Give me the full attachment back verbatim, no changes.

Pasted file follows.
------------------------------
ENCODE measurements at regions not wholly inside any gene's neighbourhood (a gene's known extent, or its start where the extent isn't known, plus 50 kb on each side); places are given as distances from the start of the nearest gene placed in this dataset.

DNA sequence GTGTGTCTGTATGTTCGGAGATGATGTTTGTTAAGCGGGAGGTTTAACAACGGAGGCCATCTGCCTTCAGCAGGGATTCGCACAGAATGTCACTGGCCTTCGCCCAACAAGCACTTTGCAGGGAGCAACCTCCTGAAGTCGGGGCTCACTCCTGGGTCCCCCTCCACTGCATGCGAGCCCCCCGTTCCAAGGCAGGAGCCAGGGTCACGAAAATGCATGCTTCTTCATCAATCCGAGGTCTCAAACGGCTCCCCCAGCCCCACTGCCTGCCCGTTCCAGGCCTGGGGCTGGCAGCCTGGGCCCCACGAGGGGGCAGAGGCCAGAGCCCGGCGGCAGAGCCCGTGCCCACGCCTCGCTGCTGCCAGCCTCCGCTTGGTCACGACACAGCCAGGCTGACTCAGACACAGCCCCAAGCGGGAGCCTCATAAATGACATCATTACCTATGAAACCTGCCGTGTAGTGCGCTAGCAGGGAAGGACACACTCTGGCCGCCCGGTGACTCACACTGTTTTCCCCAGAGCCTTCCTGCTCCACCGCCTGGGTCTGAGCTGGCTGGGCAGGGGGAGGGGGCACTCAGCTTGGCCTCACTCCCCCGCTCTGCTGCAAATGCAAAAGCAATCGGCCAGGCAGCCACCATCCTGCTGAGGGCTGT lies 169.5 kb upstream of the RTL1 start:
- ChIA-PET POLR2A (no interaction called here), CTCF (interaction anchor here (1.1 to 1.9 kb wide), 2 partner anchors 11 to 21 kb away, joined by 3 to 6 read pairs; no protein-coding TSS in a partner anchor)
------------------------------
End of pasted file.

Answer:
ENCODE measurements at regions not wholly inside any gene's neighbourhood (a gene's known extent, or its start where the extent isn't known, plus 50 kb on each side); places are given as distances from the start of the nearest gene placed in this dataset.

DNA sequence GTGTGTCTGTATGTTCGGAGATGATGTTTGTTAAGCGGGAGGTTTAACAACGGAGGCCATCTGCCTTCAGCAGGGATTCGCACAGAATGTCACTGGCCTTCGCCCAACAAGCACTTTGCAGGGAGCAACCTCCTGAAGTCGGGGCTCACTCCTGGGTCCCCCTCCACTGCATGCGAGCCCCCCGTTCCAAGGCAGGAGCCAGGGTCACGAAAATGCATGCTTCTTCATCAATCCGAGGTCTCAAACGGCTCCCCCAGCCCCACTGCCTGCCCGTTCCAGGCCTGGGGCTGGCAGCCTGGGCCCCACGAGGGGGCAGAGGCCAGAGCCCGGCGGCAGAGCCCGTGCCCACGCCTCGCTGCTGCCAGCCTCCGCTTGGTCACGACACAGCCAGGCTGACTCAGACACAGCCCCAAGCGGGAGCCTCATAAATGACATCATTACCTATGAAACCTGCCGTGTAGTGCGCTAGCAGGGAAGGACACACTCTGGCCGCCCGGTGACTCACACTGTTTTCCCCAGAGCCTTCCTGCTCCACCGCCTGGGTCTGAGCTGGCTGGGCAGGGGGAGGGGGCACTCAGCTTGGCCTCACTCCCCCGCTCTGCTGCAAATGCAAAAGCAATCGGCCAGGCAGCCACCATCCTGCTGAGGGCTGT lies 169.5 kb upstream of the RTL1 start:
- ChIA-PET POLR2A (no interaction called here), CTCF (interaction anchor here (1.1 to 1.9 kb wide), 2 partner anchors 11 to 21 kb away, joined by 3 to 6 read pairs; no protein-coding TSS in a partner anchor)